voice had slightly hysterical edge to it, or at least it seemed that way to Subadra’s
overwrought imagination. Possibilities,
all dire, raced through her mind. She
had been mugged, dumped by some boy, failed her exams, or….. (Her mind barely
touched this one, and retreated hastily from it, unable to bear the
thought)….raped. Why did she let her go
“Amma!” There was no hysteria now, only impatience. “You’re
not listening!” Subadra took a deep
breath to steady her thudding heart. Mallika’s
voice actually sounded……..excited. “What
is it, kutty?” she asked. “Why
aren’t you asleep? Is everything
alright?” Once again, her imagination
raced ahead of her. Maybe Mallika had
found the right man at last and was asking for her blessings? Ooh, that would
teach that nosy Mrs. Iyer next door, she hadn’t stopped gloating ever since her
daughter had got engaged to that Harvard chap.
“MOM!” Mallika’s voice had a sharp, accusatory edge to it. The “Mom”, an Americanism she had picked up in her first month there, was calculated to annoy and it succeeded. Subadra shook herself out of her reveries and paid attention to what her daughter was saying.
Mallika, who had obtained a highly coveted position as a
summer research assistant in her University after months of applications and
interviews, had spurned this offer and was coming to
When Mallika had wavered between music and
physics, he had firmly pushed her in the latter direction, telling her that
there was no financial security in a career in music. And, Subadra was ashamed to admit it, but the
thought did cross her mind about how she would convey this to Mrs. Iyer the
neighbor. She had, goaded into it by
Mrs. Iyer’s smug monologues about her Harvard son-in-law to be, countered by
giving a slightly (no, let’s be honest here, a highly) inflated version
of Mallika’s summer research assistant position (she had made Mallika the
Director of Research, and the slack-jawed look on Mrs. Iyer’s face was worth
any qualms Subadra might have felt at telling this fib). Questions raced through her mind. Who were these other students? What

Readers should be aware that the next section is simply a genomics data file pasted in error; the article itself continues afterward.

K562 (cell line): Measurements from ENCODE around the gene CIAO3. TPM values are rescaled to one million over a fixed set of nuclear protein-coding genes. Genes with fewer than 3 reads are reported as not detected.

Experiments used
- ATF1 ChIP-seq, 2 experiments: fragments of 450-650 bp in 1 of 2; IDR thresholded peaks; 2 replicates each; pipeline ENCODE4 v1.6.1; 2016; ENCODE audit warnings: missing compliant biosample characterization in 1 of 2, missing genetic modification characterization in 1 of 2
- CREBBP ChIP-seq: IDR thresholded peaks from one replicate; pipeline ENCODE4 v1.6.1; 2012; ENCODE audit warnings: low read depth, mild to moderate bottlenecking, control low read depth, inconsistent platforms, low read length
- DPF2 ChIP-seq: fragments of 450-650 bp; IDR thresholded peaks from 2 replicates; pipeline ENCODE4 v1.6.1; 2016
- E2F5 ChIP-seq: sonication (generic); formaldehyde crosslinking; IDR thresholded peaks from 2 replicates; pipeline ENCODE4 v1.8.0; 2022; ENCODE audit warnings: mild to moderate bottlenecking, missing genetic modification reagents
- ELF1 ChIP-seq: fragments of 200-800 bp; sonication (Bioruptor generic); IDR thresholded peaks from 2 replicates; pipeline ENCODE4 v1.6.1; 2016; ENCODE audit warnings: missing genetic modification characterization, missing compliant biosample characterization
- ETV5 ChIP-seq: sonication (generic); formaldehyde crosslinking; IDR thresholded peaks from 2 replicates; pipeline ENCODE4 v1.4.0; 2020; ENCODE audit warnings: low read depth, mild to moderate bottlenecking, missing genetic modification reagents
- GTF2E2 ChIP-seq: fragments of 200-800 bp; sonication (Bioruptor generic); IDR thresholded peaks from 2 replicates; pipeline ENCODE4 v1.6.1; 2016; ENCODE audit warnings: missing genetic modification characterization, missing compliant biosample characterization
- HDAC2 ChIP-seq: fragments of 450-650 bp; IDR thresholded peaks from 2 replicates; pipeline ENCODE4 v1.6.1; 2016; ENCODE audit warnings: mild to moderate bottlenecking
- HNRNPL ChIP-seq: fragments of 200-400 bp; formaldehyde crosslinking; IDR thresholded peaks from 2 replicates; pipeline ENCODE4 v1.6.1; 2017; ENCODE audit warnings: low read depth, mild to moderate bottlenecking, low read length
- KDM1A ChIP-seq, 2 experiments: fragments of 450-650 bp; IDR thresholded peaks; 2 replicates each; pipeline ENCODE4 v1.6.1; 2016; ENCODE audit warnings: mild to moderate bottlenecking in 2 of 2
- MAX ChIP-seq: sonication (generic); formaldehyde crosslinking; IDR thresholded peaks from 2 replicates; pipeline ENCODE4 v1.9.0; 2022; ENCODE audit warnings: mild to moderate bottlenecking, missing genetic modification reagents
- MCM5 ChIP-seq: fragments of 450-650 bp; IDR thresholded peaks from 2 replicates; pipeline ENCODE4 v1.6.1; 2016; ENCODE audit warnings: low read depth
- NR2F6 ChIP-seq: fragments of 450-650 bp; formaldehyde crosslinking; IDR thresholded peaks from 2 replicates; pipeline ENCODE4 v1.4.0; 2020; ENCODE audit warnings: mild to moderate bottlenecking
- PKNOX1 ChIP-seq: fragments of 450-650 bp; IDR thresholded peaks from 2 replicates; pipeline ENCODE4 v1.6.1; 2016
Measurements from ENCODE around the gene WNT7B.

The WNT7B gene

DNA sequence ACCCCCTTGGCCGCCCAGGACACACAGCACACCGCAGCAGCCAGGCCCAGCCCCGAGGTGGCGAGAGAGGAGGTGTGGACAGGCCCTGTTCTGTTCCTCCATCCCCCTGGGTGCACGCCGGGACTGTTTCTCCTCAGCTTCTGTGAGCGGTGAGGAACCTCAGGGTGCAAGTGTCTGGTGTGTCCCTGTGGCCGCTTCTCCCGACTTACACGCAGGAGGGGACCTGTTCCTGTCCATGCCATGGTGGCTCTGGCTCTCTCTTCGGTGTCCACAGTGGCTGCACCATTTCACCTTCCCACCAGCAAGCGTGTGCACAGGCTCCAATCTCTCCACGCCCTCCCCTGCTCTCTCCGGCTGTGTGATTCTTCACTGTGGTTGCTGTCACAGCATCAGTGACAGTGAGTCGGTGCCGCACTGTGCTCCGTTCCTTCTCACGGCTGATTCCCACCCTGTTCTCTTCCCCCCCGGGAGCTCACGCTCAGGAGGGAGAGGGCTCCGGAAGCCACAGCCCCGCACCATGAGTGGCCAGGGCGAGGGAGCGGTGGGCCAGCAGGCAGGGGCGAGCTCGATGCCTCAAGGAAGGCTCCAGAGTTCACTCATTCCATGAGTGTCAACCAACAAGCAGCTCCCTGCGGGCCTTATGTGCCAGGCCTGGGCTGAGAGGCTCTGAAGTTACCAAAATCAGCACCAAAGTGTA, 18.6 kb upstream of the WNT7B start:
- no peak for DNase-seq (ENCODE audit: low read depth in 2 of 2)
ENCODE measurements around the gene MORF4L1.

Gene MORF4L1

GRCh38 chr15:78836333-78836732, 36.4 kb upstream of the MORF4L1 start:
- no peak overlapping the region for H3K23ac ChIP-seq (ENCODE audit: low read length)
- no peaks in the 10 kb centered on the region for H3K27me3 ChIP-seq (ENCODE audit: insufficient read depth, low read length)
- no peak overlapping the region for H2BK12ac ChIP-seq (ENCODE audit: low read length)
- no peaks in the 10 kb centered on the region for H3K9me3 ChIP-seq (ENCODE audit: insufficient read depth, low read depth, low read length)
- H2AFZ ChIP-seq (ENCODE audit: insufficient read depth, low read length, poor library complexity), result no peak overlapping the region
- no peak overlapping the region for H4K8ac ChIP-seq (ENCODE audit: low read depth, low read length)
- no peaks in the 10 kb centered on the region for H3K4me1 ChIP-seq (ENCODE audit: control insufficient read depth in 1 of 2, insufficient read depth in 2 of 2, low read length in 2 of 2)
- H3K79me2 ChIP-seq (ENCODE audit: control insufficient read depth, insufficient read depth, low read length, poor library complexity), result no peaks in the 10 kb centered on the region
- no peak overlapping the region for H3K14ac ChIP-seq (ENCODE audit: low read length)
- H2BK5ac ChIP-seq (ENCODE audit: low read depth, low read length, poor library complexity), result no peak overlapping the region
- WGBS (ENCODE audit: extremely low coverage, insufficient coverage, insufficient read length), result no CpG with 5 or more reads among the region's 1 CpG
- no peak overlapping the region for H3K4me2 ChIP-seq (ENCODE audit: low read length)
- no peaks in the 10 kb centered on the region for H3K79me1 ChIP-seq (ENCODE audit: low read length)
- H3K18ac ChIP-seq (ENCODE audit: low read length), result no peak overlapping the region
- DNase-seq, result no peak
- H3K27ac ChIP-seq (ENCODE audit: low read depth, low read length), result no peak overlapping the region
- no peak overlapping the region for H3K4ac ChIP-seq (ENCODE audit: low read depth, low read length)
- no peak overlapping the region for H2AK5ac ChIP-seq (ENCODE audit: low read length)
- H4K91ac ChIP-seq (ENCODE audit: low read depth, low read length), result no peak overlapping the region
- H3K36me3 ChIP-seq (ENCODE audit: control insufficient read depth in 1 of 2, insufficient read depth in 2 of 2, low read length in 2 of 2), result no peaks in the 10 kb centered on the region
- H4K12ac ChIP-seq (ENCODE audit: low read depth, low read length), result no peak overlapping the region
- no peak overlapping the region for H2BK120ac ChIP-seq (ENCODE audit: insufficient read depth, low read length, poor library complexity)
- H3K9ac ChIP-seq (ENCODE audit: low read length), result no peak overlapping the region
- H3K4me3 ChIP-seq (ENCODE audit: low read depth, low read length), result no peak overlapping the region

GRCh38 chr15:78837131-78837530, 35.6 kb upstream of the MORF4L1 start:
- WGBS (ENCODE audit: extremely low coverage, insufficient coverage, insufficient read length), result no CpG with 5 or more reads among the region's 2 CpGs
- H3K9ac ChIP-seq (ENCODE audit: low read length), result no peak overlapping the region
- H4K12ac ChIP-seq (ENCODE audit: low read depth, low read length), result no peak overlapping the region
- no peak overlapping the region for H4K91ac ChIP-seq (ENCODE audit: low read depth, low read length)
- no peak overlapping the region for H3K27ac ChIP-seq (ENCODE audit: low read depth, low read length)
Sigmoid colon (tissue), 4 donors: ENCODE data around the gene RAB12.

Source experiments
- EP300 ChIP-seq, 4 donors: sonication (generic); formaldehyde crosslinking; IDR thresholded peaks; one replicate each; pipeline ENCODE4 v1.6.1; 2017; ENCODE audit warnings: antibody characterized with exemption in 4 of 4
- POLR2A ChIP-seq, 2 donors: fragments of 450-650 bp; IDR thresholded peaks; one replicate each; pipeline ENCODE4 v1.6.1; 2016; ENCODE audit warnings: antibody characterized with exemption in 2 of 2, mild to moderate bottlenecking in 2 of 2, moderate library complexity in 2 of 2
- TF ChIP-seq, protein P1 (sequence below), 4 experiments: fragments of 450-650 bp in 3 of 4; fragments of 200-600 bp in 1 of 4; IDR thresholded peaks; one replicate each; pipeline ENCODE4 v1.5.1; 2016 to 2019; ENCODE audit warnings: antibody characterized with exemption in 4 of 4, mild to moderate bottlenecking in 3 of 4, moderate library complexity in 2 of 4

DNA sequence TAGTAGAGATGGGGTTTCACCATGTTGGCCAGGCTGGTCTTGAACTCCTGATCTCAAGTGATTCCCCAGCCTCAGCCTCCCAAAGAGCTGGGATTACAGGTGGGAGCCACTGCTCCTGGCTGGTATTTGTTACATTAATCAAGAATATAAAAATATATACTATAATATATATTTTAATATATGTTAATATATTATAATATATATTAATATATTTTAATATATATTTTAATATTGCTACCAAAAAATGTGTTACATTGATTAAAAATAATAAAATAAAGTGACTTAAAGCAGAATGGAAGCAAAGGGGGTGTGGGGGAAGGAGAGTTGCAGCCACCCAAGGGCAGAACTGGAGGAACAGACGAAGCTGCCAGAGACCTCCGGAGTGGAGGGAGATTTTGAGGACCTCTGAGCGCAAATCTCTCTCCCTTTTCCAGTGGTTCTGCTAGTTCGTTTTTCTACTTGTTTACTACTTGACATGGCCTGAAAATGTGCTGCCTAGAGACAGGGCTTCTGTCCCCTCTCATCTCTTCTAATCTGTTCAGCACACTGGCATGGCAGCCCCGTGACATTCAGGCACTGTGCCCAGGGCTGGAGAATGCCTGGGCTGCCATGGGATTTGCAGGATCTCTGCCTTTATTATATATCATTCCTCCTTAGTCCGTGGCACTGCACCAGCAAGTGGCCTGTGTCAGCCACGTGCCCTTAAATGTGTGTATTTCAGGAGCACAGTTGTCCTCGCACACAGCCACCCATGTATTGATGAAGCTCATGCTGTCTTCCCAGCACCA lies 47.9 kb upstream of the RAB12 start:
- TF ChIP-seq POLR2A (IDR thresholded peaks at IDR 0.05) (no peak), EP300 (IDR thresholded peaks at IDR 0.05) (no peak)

neighborhood was this house in? Did they have any idea of just how difficult it
was to set up a home in this town, get the phone, gas, electricity, household
help, ration supplies and a hundred other things going? When were they arriving? Why, oh why,
couldn’t she just stay at home, if what she really wanted was to spend the
Subadra did herself proud. She quelled every one of those questions, and in a voice that shook only slightly, she told her daughter how excited she was for her, that the plan sounded wonderful. As she spoke, she realized that she actually meant what she said. Weren’t these the best years of Mallika’s life? It did sound like fun, a group of friends renting a house and living together and pursuing their interests. And after all, it was only for one summer. They had their whole lives to get serious jobs, to marry, to settle down. Subadra herself had been married off in her final year of college, and while hers had been a happy marriage, there was sometimes, deep inside her, regret for what she had missed out on.
That evening, when Subadra broke the news to her husband, he was predictably furious and upset. Subadra tried to calm him down, but had to face his wrath all over again when he realized that she had no information beyond the barest facts. So they called up Mallika, who was sulky and uncommunicative after being woken up at what was an ungodly hour for her. Her father’s probing questions only made her mood worse, but he managed to extract the information he wanted. What she told him only made Subadra feel uneasy again.
To be continued...